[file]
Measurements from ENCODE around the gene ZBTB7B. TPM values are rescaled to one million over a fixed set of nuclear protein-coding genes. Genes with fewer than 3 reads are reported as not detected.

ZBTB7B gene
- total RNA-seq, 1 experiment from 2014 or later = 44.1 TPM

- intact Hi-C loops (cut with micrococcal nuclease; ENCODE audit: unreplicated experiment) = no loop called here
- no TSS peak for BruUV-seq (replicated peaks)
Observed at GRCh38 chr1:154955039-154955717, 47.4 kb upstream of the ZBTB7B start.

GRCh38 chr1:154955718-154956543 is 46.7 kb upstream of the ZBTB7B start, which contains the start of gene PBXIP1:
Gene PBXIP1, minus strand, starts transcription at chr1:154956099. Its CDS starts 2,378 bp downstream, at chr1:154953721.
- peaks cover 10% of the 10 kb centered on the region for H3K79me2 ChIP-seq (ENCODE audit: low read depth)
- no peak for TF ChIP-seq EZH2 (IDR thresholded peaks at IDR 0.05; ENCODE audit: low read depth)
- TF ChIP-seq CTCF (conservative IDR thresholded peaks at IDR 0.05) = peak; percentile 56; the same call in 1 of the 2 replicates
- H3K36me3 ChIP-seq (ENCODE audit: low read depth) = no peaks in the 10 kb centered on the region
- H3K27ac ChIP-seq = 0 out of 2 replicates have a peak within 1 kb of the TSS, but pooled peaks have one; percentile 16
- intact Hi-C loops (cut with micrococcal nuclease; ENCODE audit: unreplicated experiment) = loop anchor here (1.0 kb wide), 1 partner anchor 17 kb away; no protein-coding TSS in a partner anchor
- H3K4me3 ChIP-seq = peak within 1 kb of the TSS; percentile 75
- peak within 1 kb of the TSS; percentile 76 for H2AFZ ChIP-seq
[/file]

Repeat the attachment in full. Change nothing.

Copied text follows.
Measurements from ENCODE around the gene ZBTB7B. TPM values are rescaled to one million over a fixed set of nuclear protein-coding genes. Genes with fewer than 3 reads are reported as not detected.

ZBTB7B gene
- total RNA-seq, 1 experiment from 2014 or later = 44.1 TPM

- intact Hi-C loops (cut with micrococcal nuclease; ENCODE audit: unreplicated experiment) = no loop called here
- no TSS peak for BruUV-seq (replicated peaks)
Observed at GRCh38 chr1:154955039-154955717, 47.4 kb upstream of the ZBTB7B start.

GRCh38 chr1:154955718-154956543 is 46.7 kb upstream of the ZBTB7B start, which contains the start of gene PBXIP1:
Gene PBXIP1, minus strand, starts transcription at chr1:154956099. Its CDS starts 2,378 bp downstream, at chr1:154953721.
- peaks cover 10% of the 10 kb centered on the region for H3K79me2 ChIP-seq (ENCODE audit: low read depth)
- no peak for TF ChIP-seq EZH2 (IDR thresholded peaks at IDR 0.05; ENCODE audit: low read depth)
- TF ChIP-seq CTCF (conservative IDR thresholded peaks at IDR 0.05) = peak; percentile 56; the same call in 1 of the 2 replicates
- H3K36me3 ChIP-seq (ENCODE audit: low read depth) = no peaks in the 10 kb centered on the region
- H3K27ac ChIP-seq = 0 out of 2 replicates have a peak within 1 kb of the TSS, but pooled peaks have one; percentile 16
- intact Hi-C loops (cut with micrococcal nuclease; ENCODE audit: unreplicated experiment) = loop anchor here (1.0 kb wide), 1 partner anchor 17 kb away; no protein-coding TSS in a partner anchor
- H3K4me3 ChIP-seq = peak within 1 kb of the TSS; percentile 75
- peak within 1 kb of the TSS; percentile 76 for H2AFZ ChIP-seq